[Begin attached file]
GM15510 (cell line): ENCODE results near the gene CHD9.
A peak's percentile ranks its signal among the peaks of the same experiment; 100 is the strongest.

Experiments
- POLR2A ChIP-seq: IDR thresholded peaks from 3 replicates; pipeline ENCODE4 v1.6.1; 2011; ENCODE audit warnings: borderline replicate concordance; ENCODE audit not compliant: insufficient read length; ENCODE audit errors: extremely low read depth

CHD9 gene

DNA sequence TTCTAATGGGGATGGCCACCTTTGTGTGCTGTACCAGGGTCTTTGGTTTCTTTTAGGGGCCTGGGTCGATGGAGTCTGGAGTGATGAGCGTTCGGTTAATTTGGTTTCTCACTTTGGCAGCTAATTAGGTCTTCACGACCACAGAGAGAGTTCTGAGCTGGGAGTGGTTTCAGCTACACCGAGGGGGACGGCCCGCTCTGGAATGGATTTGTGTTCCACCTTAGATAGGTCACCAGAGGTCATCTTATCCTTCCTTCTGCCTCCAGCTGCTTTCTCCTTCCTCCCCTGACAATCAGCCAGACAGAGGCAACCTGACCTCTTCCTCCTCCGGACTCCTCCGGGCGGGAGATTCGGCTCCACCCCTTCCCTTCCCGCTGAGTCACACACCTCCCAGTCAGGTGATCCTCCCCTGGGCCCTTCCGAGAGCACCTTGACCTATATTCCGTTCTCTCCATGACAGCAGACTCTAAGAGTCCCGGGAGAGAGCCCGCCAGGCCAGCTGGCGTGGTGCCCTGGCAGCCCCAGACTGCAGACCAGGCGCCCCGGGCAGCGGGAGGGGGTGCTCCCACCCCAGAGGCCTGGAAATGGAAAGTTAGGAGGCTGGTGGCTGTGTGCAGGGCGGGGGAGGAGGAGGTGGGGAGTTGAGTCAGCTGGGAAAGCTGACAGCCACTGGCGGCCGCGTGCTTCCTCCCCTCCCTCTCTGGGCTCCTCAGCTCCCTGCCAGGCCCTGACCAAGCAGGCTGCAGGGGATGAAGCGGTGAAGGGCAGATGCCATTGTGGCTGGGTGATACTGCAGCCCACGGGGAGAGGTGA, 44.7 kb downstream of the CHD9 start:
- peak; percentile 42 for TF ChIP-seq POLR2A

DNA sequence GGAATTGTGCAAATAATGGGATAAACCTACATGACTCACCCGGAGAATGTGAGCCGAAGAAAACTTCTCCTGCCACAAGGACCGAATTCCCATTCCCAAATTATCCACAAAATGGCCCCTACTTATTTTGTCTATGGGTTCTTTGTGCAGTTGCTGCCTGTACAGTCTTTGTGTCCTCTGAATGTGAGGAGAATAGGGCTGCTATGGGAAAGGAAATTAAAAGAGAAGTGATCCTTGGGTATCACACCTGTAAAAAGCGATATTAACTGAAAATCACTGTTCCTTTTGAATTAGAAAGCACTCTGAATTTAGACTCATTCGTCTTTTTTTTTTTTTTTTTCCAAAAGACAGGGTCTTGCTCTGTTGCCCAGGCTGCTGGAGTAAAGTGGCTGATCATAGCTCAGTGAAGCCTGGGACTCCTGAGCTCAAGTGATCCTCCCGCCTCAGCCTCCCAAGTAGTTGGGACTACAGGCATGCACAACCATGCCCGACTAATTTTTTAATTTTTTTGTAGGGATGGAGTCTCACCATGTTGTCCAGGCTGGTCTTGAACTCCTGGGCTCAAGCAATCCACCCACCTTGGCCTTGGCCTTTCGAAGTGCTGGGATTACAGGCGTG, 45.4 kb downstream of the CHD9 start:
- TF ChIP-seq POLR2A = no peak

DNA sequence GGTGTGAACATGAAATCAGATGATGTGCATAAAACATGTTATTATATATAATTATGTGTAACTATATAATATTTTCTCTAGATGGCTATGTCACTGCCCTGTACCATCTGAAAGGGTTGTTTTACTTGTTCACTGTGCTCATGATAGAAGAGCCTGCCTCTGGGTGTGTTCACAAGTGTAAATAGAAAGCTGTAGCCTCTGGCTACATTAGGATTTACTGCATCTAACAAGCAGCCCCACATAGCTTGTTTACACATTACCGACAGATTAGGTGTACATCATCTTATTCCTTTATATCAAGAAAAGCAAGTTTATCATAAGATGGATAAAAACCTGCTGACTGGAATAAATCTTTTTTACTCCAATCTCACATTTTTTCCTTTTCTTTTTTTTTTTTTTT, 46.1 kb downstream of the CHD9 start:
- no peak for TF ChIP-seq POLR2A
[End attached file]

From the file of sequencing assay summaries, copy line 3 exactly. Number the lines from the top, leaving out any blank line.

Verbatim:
Experiments